What is the term for a bullet hitting a bystander in a gunfight?

When it misses the intended target and hits a bystander.

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    "Collateral damage" is the US military euphemism. – StoneyB on hiatus Nov 1 '12 at 16:55
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    Note collateral damage as you said would only be used by the military. The news wouldn't report a gangster's stray bullet hitting a bystander as "collateral damage" – bobobobo Nov 3 '12 at 15:04
  • all the voting in this Q&A is like a gunfight, maybe some of them were like 'a bullet hitting a bystander' ;) – New Alexandria Nov 26 '12 at 9:39

Crossfire would describe the entire scene. From the OED:

gunfire from two or more directions passing through the same area, often killing or wounding noncombatants: a photographer was killed in the crossfire.

The bullet itself would be described as a stray bullet. From the OED:

move without a specific purpose or by mistake, esp. so as to get lost or arrive somewhere where one should not be

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    Crossfire would imply that two or more opposing parties are exchanging gunfire, and that the bystander was located directly in between them. I think the term “stray bullet” would work for a much broader range of scenarios. That's just my interpretation though. – Doresoom Nov 1 '12 at 18:45
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    @Doresoom I agree that stray bullet would work for a broader range of scenarios. But OP specifically used the word gunfight, which would require more than one shooter. – amacy Nov 1 '12 at 19:35
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    @NewAlexandria I'm sorry but I don't see how that link demonstrates that a gunfight can involve only one person. Also, both Mirriam-Webster and the OED (a fight involving an exchange of fire with guns) specify guns. – amacy Nov 1 '12 at 21:20
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    The number of combatants is not relevant. Crossfire in no way implies an accidental shooting. In fact crossfire is the main purpose of the 4 Fs (find, fix, flank, finish). Stray bullet is a far more suitable choice for the stated question. – horatio Nov 1 '12 at 21:24
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    While one can be hit accidentally in the crossfire, there can be crossfire without anyone getting hit. So clearly, the term for a bystander getting hit is not crossfire. – Jim Nov 2 '12 at 7:13

I think the word you're looking for is stray, which means to deviate from the desired course.

The bystander was hit by stray gunfire.


A stray bullet struck a bystander.

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    Google Books confirmed my suspicions on this one - a stray bullet is some 200 times more common than stray gunfire, which latter sounds decidedly odd to my ear. – FumbleFingers Nov 1 '12 at 19:41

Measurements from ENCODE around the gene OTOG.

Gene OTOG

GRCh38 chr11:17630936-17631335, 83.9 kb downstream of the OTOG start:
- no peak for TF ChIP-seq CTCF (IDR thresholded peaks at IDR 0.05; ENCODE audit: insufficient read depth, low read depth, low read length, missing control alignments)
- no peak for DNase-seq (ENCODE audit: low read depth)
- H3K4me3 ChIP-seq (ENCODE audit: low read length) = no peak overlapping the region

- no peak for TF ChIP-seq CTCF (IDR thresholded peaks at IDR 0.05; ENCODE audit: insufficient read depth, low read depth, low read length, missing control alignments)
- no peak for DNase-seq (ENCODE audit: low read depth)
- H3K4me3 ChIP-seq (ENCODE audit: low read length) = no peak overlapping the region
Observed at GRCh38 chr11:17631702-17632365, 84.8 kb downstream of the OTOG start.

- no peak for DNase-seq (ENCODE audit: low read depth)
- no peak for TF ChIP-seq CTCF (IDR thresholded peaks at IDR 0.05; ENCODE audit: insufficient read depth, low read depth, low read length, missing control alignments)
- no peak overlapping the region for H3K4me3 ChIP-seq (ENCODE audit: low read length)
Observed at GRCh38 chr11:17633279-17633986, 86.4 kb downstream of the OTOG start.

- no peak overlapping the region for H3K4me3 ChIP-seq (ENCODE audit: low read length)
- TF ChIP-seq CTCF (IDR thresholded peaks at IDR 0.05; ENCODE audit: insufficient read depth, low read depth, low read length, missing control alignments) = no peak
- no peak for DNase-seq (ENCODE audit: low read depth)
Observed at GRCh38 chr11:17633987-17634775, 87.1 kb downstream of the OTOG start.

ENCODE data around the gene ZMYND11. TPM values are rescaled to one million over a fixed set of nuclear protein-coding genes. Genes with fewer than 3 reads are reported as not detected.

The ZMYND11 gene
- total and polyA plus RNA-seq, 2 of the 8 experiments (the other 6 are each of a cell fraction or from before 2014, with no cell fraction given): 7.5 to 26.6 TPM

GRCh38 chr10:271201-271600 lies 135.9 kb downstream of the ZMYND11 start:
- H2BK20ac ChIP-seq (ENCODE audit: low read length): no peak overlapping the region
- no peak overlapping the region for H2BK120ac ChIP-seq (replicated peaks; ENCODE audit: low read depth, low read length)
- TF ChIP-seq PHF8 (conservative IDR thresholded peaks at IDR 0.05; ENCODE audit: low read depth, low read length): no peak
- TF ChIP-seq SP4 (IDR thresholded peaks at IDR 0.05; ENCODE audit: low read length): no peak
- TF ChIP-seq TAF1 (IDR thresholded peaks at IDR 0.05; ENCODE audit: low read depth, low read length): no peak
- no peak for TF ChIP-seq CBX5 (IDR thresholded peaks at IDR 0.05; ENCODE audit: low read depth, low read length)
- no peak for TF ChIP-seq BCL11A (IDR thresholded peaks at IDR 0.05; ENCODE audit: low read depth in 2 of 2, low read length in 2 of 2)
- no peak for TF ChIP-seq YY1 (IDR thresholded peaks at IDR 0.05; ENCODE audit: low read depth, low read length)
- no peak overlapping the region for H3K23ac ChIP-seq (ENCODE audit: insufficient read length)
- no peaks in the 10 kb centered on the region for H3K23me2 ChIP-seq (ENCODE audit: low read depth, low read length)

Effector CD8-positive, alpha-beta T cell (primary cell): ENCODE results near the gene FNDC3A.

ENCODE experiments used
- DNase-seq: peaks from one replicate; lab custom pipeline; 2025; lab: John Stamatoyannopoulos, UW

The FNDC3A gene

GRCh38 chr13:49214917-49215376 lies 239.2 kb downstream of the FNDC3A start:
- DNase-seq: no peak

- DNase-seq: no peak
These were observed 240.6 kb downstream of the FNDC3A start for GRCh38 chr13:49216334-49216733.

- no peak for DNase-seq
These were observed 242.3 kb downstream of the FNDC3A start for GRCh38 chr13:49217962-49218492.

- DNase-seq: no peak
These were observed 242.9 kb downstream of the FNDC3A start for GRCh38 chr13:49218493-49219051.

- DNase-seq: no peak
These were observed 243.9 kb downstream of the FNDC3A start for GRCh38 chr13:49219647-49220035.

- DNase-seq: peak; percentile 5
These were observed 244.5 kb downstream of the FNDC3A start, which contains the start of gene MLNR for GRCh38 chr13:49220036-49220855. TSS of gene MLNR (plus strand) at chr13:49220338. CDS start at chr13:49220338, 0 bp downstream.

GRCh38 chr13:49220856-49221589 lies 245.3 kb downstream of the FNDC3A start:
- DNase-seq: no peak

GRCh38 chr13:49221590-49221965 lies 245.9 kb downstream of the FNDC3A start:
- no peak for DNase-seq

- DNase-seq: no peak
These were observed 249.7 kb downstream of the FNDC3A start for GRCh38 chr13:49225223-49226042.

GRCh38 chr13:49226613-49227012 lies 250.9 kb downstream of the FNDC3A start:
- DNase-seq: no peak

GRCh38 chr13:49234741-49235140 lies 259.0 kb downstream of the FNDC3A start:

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    yea I agree. stray gunfire doesn't sound right. – Reactgular Nov 1 '12 at 19:58
  • Well you wrote it! Not that I'm downvoting the answer, but I think amacy's is better because it includes crossfire as well (not necessarily good for OP's "lone gunman" context, but closely related). – FumbleFingers Nov 1 '12 at 20:05
  • lol, no problem. "The bystander was hit multiple times by stray gunfire" or "Multiple stray bullets struck the bystander". I think I prefer the first one in this example. – Reactgular Nov 1 '12 at 20:08
  • I think this describes the imprecision of the shooter, not the striking of a bystander. – New Alexandria Nov 1 '12 at 20:57

This is called Collateral Damage.

  • missed StoneyB's comment-answer. It's the term that most-directly addresses the hitting of a non-target by a bullet (or other attack). I don't think that there is any term that more-directly denotes this hitting specific to gunfire. – New Alexandria Nov 1 '12 at 20:54
  • Collateral Damage is more about damage that happens in addition to the intended damage. Like with a bomb that hits its target. This is a miss – Chad Nov 2 '12 at 19:18
  • @Chad it's true, given usage. Specifically, collateral references 'concomitant' matters in the definition, so perhaps its not too far off. – New Alexandria Nov 2 '12 at 20:12

If you are talking about an actual gunfight, as in two groups exchange gunfire, then the appropriate term would be crossfire as in caught in the crossfire.

While the term may technically mean somebody between the two groups, colloquial use will often include people that are merely within a reasonable area of conflict.

Collateral Damage is a US military concept, and while it does apply to what you are talking, it also applies to other actions that can injure or kill innocent bystanders. e.g. "The soldiers did not call in an air strike, as there would be too much collateral damage"

  • Welcome to the site! This answer is rather similar to one or more answers already given. Also, be keen to the subtleties of the questions, particularly when your first thoughts are already present in others answer - and none are yet accepted. It often means the OP is asking something else. In this case, the OP is asking for a verb that means 'hitting' in context to gunfights. – New Alexandria Nov 2 '12 at 4:10

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